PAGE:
Abstract

This essay explores the significance of the opening paragraph of Hemingway's "God Rest You Merry, Gentlemen," examining the perplexing but necessary comparison of two seemingly unrelated locales, Kansas City and Constantinople. Early drafts of the story include substantively different introductions. In the published story, however, Hemingway's reliance on a barren physical topography establishes the emotional climate, uniting two distant cities to suggest that the impoverishment of modern urban life is the root cause of the story's tragedy.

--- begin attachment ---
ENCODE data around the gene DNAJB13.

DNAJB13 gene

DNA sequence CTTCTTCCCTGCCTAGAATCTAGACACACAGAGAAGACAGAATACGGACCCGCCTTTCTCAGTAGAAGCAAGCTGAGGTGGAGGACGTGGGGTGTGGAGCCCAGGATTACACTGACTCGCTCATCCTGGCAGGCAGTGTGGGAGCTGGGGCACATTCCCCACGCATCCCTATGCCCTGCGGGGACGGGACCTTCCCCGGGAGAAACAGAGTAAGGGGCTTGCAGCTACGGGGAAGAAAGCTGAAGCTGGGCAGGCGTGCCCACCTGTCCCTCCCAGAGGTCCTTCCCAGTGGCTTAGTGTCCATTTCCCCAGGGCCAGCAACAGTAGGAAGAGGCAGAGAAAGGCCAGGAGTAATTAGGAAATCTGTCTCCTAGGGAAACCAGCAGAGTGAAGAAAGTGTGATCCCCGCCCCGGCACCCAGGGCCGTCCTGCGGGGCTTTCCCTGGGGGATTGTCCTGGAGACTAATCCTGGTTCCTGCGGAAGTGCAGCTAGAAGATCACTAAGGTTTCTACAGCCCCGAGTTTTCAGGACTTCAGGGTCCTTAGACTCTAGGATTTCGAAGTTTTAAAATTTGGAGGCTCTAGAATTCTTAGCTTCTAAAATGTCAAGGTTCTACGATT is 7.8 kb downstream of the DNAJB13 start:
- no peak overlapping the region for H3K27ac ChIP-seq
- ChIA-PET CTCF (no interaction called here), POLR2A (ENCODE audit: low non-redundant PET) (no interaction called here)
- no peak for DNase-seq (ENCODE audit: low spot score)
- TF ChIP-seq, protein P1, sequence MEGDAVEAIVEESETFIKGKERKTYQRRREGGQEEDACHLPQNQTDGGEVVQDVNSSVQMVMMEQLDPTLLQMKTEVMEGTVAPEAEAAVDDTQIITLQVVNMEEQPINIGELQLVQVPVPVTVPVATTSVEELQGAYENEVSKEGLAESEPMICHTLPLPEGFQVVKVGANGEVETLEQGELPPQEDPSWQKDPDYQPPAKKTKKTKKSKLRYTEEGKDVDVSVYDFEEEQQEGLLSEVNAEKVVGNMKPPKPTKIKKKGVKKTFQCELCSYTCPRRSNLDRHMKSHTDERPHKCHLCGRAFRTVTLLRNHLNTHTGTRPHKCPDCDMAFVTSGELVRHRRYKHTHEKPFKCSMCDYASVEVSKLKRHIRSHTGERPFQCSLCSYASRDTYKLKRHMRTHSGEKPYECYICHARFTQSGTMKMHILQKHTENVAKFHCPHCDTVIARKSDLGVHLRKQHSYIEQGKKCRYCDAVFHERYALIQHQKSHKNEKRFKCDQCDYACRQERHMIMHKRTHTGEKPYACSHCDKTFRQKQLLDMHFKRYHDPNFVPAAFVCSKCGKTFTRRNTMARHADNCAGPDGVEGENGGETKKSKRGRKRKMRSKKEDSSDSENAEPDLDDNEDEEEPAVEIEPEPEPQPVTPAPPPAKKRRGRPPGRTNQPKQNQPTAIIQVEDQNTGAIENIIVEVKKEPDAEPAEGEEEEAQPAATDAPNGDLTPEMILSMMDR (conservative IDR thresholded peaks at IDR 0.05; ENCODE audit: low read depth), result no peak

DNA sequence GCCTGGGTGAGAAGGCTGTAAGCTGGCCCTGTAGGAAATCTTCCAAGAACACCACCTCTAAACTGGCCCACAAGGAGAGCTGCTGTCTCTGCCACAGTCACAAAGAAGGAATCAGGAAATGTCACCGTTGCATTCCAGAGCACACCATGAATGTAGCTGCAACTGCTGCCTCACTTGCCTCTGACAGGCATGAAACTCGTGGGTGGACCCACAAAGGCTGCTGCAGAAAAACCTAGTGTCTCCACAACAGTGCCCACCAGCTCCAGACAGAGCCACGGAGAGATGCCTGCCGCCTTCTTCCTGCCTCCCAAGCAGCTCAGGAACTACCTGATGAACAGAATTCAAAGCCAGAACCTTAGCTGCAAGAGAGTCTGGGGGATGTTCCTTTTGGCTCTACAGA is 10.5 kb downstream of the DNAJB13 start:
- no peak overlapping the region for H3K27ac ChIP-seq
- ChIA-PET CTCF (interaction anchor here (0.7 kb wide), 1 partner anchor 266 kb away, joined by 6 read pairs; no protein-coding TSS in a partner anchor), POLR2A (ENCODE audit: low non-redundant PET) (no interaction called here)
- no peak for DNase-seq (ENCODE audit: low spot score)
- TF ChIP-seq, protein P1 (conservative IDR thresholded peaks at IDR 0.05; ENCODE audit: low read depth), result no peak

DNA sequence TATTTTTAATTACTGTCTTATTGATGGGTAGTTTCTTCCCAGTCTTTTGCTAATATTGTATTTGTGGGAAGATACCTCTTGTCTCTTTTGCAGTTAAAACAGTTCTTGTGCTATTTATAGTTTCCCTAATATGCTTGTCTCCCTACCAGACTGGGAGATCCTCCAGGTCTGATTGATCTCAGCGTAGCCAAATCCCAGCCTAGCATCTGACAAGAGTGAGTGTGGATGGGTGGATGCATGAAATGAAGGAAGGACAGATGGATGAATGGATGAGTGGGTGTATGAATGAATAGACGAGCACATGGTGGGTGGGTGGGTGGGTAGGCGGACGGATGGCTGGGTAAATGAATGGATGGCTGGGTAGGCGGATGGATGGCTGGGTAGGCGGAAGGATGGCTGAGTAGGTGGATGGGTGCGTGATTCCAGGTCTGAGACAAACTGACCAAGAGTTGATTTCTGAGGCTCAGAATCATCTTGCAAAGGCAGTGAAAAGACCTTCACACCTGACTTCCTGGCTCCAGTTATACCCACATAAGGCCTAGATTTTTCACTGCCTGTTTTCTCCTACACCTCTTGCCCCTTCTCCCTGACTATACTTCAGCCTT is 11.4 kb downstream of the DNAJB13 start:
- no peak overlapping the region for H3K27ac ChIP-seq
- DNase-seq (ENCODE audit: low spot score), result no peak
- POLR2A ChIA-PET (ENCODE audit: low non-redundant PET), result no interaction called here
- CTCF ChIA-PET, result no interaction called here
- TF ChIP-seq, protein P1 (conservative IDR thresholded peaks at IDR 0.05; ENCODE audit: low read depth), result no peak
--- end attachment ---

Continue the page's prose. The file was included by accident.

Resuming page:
pdf

Additional Information

ISSN
1548-4815
Print ISSN
0276-3362
Pages
pp. 18-30
Launched on MUSE
2010-11-24
Open Access
No
Back To Top

This website uses cookies to ensure you get the best experience on our website. Without cookies your experience may not be seamless.